The classic saying about history is “Those who cannot remember the past are condemned to repeat it”, attributed to philosopher George Santayana. Unfortunately, too many people interpret it to mean that a careful reading of the historical record will produce a recipe box for dealing with current problems.
However, a staff writer for the New Yorker makes a better case for understanding the past.
But the best argument for reading history is not that it will show us the right thing to do in one case or the other, but rather that it will show us why even doing the right thing rarely works out. The advantage of having a historical sense is not that it will lead you to some quarry of instructions, the way that Superman can regularly return to the Fortress of Solitude to get instructions from his dad, but that it will teach you that no such crystal cave exists. What history generally “teaches” is how hard it is for anyone to control it, including the people who think they’re making it.
Unfortunately, we currently have a large chorus of “experts” who push the idea that events in the Middle East, Ukraine, and elsewhere are the worst challenges the world has ever faced and require US military force.
The real sin that the absence of a historical sense encourages is presentism, in the sense of exaggerating our present problems out of all proportion to those that have previously existed. It lies in believing that things are much worse than they have ever been—and, thus, than they really are—or are uniquely threatening rather than familiarly difficult.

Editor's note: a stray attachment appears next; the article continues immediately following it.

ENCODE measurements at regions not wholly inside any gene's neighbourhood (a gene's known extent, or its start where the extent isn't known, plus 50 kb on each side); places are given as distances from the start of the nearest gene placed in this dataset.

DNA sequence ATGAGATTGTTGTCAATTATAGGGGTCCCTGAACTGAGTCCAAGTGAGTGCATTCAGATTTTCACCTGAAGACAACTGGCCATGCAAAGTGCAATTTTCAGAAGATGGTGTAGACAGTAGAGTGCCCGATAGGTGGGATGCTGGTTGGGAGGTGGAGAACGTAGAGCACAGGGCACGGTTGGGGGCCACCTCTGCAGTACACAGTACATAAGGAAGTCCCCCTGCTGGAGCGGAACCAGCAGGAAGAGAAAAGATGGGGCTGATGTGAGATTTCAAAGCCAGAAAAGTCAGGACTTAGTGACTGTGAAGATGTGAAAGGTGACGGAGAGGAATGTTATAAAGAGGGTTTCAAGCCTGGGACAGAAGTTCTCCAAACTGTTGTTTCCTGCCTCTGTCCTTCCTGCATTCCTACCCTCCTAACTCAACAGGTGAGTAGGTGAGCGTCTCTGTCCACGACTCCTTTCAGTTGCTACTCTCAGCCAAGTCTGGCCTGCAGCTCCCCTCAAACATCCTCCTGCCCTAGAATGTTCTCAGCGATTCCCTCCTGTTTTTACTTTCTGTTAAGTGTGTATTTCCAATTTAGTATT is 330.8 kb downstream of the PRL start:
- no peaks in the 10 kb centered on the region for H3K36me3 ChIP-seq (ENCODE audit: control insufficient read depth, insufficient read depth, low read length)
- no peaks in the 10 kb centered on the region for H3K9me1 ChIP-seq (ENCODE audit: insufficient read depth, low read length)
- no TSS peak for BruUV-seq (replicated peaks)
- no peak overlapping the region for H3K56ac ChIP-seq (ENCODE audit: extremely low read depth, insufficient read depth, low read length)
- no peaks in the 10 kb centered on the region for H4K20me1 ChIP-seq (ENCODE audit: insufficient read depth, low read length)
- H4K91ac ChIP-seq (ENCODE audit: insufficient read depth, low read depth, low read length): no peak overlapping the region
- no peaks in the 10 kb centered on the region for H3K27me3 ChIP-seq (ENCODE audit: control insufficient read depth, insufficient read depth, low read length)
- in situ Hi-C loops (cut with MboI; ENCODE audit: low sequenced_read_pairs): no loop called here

I’m no historian, but even a cursory review of the many world crises, threats, and wars that have been part of just my lifetime clearly shows US responses usually caused many more problems than they solved. Those are some lessons from history missed (or ignored) by too many of our current trigger-happy leaders.
I could continue, but my occasional rants on political topics in this space are usually incoherent at best. So I’ll end with just one more very appropriate pull quote about history and war from the article.
What history actually shows is that nothing works out as planned, and that everything has unintentional consequences. History doesn’t show that we should never go to war—sometimes there’s no better alternative. But it does show that the results are entirely uncontrollable, and that we are far more likely to be made by history than to make it. History is past, and singular, and the same year never comes round twice.